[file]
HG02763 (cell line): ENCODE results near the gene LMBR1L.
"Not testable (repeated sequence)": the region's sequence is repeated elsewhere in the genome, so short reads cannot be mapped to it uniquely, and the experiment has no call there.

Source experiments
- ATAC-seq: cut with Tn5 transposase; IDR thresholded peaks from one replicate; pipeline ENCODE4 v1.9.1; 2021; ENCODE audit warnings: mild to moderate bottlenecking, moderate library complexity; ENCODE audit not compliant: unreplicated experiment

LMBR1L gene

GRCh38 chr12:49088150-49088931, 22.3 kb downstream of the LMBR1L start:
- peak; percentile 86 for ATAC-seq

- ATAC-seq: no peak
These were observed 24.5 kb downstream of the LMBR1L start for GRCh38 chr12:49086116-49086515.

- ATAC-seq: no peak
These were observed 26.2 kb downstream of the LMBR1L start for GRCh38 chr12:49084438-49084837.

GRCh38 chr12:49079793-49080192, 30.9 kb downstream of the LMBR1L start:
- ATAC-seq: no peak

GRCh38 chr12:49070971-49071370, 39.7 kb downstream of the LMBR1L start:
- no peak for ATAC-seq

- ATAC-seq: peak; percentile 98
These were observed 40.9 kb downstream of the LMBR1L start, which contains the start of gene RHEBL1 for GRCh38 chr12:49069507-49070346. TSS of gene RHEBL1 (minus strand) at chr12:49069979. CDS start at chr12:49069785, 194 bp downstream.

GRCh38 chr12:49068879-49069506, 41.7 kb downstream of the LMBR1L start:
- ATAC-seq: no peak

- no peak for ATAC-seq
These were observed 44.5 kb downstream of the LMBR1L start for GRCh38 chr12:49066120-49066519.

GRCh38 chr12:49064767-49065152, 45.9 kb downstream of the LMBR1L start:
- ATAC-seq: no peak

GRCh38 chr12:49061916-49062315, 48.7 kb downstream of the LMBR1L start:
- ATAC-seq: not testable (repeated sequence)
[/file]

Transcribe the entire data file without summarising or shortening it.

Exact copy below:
HG02763 (cell line): ENCODE results near the gene LMBR1L.
"Not testable (repeated sequence)": the region's sequence is repeated elsewhere in the genome, so short reads cannot be mapped to it uniquely, and the experiment has no call there.

Source experiments
- ATAC-seq: cut with Tn5 transposase; IDR thresholded peaks from one replicate; pipeline ENCODE4 v1.9.1; 2021; ENCODE audit warnings: mild to moderate bottlenecking, moderate library complexity; ENCODE audit not compliant: unreplicated experiment

LMBR1L gene

GRCh38 chr12:49088150-49088931, 22.3 kb downstream of the LMBR1L start:
- peak; percentile 86 for ATAC-seq

- ATAC-seq: no peak
These were observed 24.5 kb downstream of the LMBR1L start for GRCh38 chr12:49086116-49086515.

- ATAC-seq: no peak
These were observed 26.2 kb downstream of the LMBR1L start for GRCh38 chr12:49084438-49084837.

GRCh38 chr12:49079793-49080192, 30.9 kb downstream of the LMBR1L start:
- ATAC-seq: no peak

GRCh38 chr12:49070971-49071370, 39.7 kb downstream of the LMBR1L start:
- no peak for ATAC-seq

- ATAC-seq: peak; percentile 98
These were observed 40.9 kb downstream of the LMBR1L start, which contains the start of gene RHEBL1 for GRCh38 chr12:49069507-49070346. TSS of gene RHEBL1 (minus strand) at chr12:49069979. CDS start at chr12:49069785, 194 bp downstream.

GRCh38 chr12:49068879-49069506, 41.7 kb downstream of the LMBR1L start:
- ATAC-seq: no peak

- no peak for ATAC-seq
These were observed 44.5 kb downstream of the LMBR1L start for GRCh38 chr12:49066120-49066519.

GRCh38 chr12:49064767-49065152, 45.9 kb downstream of the LMBR1L start:
- ATAC-seq: no peak

GRCh38 chr12:49061916-49062315, 48.7 kb downstream of the LMBR1L start:
- ATAC-seq: not testable (repeated sequence)